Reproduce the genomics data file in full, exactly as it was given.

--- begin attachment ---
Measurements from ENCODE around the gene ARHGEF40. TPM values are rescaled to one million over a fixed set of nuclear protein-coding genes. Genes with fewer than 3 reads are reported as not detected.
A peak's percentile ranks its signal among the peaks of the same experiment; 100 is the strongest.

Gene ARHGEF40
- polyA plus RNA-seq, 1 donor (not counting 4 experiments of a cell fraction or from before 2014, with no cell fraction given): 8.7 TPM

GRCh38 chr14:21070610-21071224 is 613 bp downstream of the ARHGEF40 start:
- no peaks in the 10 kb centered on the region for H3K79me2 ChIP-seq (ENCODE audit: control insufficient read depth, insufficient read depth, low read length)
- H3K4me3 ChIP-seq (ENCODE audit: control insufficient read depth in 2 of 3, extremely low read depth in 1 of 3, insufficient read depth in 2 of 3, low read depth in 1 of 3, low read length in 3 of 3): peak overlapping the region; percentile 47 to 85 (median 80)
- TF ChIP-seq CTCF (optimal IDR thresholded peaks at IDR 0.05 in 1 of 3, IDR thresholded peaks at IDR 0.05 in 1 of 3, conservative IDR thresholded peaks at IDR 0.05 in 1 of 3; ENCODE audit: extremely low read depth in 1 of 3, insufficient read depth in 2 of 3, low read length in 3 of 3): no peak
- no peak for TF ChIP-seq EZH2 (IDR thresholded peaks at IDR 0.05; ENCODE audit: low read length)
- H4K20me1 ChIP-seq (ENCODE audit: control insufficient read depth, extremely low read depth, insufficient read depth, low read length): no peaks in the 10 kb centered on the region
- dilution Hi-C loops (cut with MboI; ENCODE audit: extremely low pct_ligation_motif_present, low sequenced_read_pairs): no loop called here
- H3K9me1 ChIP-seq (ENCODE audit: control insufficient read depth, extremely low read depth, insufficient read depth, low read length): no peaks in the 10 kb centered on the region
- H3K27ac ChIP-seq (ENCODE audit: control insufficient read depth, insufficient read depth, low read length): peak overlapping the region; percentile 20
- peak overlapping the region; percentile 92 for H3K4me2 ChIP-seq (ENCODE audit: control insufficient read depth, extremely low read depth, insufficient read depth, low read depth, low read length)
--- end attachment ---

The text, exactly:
Measurements from ENCODE around the gene ARHGEF40. TPM values are rescaled to one million over a fixed set of nuclear protein-coding genes. Genes with fewer than 3 reads are reported as not detected.
A peak's percentile ranks its signal among the peaks of the same experiment; 100 is the strongest.

Gene ARHGEF40
- polyA plus RNA-seq, 1 donor (not counting 4 experiments of a cell fraction or from before 2014, with no cell fraction given): 8.7 TPM

GRCh38 chr14:21070610-21071224 is 613 bp downstream of the ARHGEF40 start:
- no peaks in the 10 kb centered on the region for H3K79me2 ChIP-seq (ENCODE audit: control insufficient read depth, insufficient read depth, low read length)
- H3K4me3 ChIP-seq (ENCODE audit: control insufficient read depth in 2 of 3, extremely low read depth in 1 of 3, insufficient read depth in 2 of 3, low read depth in 1 of 3, low read length in 3 of 3): peak overlapping the region; percentile 47 to 85 (median 80)
- TF ChIP-seq CTCF (optimal IDR thresholded peaks at IDR 0.05 in 1 of 3, IDR thresholded peaks at IDR 0.05 in 1 of 3, conservative IDR thresholded peaks at IDR 0.05 in 1 of 3; ENCODE audit: extremely low read depth in 1 of 3, insufficient read depth in 2 of 3, low read length in 3 of 3): no peak
- no peak for TF ChIP-seq EZH2 (IDR thresholded peaks at IDR 0.05; ENCODE audit: low read length)
- H4K20me1 ChIP-seq (ENCODE audit: control insufficient read depth, extremely low read depth, insufficient read depth, low read length): no peaks in the 10 kb centered on the region
- dilution Hi-C loops (cut with MboI; ENCODE audit: extremely low pct_ligation_motif_present, low sequenced_read_pairs): no loop called here
- H3K9me1 ChIP-seq (ENCODE audit: control insufficient read depth, extremely low read depth, insufficient read depth, low read length): no peaks in the 10 kb centered on the region
- H3K27ac ChIP-seq (ENCODE audit: control insufficient read depth, insufficient read depth, low read length): peak overlapping the region; percentile 20
- peak overlapping the region; percentile 92 for H3K4me2 ChIP-seq (ENCODE audit: control insufficient read depth, extremely low read depth, insufficient read depth, low read depth, low read length)